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Getting Yourself Into the Gold Rush of App Stores

Dan Newman
August 15, 2013

During the California Gold Rush, those who supplied the miners with food, tools, and drinks made more money than the gold miners themselves. It's almost like the App Store gold rush: Those who provide developers with distribution platforms and services make more money than the developers themselves.

For every download of an application, developers can expect about $.10 to a little more than $0.01 in revenue. Meanwhile, these applications build the network effects that make the platforms enticing for consumers, and they also require database backends, ad networks, and other technical solutions to run and stay financially viable.

How can you put your money on the winning side of the rush to the mobile application market, and avoid fool's gold? Look to the suppliers, and not those panning in the digital river.

The obvious
The big players are clear: Apple (NASDAQ: AAPL), Google (NASDAQ: GOOG), and Microsoft (NASDAQ: MSFT). Apple popularized the application-store concept, and set the standard of taking a 30% cut of all application sales. In Apple's latest quarter, revenue from applications nearly doubled compared to last year. And throughout the life of Apple's App Store, developers have been paid $11 billion, with half of that happening in the last year.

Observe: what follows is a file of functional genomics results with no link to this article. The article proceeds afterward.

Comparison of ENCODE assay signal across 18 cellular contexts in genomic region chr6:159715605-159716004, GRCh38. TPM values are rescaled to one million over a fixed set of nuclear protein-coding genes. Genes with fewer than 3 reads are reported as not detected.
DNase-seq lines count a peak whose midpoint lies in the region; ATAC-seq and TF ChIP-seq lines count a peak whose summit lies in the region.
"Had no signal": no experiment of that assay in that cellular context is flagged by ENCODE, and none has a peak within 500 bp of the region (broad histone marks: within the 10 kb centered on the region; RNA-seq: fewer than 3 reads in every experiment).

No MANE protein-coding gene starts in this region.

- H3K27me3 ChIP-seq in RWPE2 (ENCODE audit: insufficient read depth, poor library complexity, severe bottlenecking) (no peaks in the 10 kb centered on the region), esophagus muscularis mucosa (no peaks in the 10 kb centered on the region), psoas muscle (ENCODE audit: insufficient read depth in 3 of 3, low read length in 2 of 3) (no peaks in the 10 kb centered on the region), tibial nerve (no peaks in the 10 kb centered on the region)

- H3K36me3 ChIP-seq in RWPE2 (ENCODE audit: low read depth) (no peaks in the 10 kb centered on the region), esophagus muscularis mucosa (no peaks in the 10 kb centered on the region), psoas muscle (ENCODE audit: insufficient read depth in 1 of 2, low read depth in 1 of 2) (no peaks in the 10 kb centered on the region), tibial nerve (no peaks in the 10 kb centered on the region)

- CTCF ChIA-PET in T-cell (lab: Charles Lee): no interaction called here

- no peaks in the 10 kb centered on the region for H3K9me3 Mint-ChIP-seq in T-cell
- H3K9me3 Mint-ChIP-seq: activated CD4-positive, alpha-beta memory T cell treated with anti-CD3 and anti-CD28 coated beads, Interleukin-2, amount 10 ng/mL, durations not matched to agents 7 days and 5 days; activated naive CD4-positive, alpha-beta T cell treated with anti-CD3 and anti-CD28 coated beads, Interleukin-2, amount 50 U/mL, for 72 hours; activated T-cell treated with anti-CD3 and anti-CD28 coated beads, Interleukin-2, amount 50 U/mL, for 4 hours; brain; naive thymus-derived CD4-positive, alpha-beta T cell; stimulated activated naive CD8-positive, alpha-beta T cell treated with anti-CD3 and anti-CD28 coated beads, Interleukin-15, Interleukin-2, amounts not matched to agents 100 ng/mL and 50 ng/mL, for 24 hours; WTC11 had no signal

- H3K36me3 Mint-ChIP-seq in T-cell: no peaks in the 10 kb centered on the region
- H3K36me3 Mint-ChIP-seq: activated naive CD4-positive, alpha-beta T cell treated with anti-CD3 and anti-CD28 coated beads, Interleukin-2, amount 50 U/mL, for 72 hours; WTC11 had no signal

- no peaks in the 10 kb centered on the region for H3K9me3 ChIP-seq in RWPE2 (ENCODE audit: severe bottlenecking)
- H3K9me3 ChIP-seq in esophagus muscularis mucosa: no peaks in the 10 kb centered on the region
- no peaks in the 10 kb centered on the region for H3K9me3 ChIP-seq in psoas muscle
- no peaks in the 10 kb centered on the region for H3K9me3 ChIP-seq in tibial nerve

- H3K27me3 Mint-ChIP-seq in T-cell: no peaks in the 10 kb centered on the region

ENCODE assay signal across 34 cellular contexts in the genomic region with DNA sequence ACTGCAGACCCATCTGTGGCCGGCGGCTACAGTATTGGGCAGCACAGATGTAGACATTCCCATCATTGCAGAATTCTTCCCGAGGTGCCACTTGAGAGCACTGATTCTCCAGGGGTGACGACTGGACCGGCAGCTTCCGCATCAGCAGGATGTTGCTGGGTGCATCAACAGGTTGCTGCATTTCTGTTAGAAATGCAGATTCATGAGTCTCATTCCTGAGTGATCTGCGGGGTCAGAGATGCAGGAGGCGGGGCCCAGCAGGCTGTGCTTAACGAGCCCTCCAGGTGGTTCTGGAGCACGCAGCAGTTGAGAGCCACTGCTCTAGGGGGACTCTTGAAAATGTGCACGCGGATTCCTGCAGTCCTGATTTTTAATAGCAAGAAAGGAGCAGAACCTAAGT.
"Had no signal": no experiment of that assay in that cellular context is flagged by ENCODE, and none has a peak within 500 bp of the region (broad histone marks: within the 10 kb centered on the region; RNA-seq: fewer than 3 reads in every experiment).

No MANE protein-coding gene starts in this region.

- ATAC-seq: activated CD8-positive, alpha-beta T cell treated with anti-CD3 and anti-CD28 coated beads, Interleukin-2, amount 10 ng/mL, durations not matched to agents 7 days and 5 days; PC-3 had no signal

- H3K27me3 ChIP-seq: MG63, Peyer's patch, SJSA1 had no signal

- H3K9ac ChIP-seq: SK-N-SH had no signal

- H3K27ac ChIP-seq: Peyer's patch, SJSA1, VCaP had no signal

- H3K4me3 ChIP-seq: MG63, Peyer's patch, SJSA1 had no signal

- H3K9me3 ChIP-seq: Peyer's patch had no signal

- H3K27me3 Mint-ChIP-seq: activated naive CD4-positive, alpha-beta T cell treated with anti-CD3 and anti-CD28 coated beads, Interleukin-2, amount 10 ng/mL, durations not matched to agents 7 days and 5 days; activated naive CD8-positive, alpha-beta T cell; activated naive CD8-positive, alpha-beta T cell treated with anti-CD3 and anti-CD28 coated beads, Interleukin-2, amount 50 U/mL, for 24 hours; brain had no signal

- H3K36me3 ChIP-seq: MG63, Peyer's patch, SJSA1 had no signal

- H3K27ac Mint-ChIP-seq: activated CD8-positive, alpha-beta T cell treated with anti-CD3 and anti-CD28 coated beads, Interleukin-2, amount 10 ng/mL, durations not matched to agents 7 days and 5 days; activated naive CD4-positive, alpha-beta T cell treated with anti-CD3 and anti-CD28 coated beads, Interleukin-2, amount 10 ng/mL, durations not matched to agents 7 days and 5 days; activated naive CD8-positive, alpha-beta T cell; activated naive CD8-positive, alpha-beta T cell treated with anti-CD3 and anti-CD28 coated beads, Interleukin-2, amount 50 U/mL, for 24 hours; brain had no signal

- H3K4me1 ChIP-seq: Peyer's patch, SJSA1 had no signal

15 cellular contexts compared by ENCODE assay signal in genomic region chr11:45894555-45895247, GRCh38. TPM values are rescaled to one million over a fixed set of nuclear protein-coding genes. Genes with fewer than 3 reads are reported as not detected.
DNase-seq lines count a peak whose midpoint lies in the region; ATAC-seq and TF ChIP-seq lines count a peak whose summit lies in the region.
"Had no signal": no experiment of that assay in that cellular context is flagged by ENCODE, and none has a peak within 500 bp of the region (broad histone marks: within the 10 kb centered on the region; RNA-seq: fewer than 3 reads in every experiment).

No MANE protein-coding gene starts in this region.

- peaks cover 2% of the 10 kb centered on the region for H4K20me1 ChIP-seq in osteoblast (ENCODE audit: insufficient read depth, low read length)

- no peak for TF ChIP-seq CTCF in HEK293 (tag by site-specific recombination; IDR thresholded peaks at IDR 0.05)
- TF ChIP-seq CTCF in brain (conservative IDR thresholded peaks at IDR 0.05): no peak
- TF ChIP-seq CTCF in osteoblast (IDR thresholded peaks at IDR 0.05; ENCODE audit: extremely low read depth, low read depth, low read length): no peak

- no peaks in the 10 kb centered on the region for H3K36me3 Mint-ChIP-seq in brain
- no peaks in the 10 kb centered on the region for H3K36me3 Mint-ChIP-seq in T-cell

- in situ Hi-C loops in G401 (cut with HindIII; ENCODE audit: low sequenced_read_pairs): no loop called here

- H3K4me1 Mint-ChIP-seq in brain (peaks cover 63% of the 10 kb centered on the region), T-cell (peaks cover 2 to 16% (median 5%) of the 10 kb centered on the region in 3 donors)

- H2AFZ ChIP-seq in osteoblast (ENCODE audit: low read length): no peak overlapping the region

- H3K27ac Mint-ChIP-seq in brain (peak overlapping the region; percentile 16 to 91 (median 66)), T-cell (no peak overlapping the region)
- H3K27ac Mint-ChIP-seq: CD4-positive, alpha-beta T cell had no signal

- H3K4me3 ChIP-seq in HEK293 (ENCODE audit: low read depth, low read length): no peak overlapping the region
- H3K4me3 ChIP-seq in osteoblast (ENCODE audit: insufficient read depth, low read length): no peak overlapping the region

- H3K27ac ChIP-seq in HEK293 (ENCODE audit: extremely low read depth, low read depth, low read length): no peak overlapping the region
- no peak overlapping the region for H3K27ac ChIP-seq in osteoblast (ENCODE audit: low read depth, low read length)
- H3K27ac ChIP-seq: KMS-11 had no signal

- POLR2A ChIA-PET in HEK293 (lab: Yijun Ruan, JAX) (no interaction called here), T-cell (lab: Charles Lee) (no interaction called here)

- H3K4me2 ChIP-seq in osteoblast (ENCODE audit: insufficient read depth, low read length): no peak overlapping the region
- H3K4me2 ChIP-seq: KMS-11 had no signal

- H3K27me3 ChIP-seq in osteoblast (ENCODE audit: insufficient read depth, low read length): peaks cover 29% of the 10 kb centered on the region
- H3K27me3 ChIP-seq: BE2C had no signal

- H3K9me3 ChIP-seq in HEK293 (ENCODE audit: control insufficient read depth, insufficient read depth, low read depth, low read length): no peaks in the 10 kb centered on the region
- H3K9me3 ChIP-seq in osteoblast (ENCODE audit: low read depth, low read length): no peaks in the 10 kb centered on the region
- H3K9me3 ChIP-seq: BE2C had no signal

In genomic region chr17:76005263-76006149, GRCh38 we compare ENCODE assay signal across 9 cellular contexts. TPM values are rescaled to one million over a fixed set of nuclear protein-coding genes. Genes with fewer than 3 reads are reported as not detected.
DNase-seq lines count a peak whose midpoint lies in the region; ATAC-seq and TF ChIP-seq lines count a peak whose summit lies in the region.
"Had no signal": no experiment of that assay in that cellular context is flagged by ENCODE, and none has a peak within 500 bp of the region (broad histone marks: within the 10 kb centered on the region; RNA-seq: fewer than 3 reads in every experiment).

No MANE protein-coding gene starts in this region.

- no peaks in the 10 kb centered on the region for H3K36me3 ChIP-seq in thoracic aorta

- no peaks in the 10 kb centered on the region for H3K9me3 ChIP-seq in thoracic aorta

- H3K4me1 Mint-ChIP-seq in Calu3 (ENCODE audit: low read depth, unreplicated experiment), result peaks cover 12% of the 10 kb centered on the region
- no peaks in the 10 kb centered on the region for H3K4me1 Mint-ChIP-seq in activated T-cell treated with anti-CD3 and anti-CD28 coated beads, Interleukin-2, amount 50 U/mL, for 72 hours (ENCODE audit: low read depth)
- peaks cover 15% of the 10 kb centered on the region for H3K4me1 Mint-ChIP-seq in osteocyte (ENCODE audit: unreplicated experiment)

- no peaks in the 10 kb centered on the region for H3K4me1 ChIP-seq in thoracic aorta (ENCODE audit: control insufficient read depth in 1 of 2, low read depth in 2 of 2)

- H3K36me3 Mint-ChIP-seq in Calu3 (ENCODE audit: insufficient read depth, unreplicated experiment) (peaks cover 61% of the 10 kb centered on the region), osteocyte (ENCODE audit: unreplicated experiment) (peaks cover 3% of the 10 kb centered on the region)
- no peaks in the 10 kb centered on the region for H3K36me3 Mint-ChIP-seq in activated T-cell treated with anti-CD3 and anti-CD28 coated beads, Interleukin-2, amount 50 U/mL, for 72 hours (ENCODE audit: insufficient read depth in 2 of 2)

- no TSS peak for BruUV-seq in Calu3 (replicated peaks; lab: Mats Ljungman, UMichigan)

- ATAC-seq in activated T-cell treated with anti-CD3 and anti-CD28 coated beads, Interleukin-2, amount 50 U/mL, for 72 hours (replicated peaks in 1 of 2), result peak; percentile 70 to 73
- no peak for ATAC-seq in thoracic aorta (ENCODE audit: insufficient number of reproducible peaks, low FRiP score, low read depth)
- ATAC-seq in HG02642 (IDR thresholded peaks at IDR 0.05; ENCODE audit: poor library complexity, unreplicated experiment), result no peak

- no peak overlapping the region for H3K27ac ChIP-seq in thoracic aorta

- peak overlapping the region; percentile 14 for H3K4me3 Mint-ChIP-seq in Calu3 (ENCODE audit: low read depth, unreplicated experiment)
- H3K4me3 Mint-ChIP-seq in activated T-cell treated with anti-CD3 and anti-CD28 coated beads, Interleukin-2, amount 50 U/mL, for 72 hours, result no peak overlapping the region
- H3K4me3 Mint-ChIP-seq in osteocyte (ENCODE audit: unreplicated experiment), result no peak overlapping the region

According to Forbes, an Apple developer can expect $0.10 per download, versus $0.019 cents for Google's Play market, and $0.15 for Microsoft's Windows app store. And, while that makes it seem like developing for Microsoft is the best choice, the average Windows app is only downloaded about 4,000 times versus 40,000 for an Apple app, and 60,000 for a Google app. These are just averages, however, and a few select apps substantially outperform this, while others languish with very few downloads; similar to a few forty-niners finding gold nuggets while a majority found little to nothing.

Where to pan for application gold
There are less obvious plays for those who service mobile applications. Facebook (NASDAQ: FB), once derided for its failure to capture value from its growing mobile user base, has a small ace up its sleeve in a recent acqui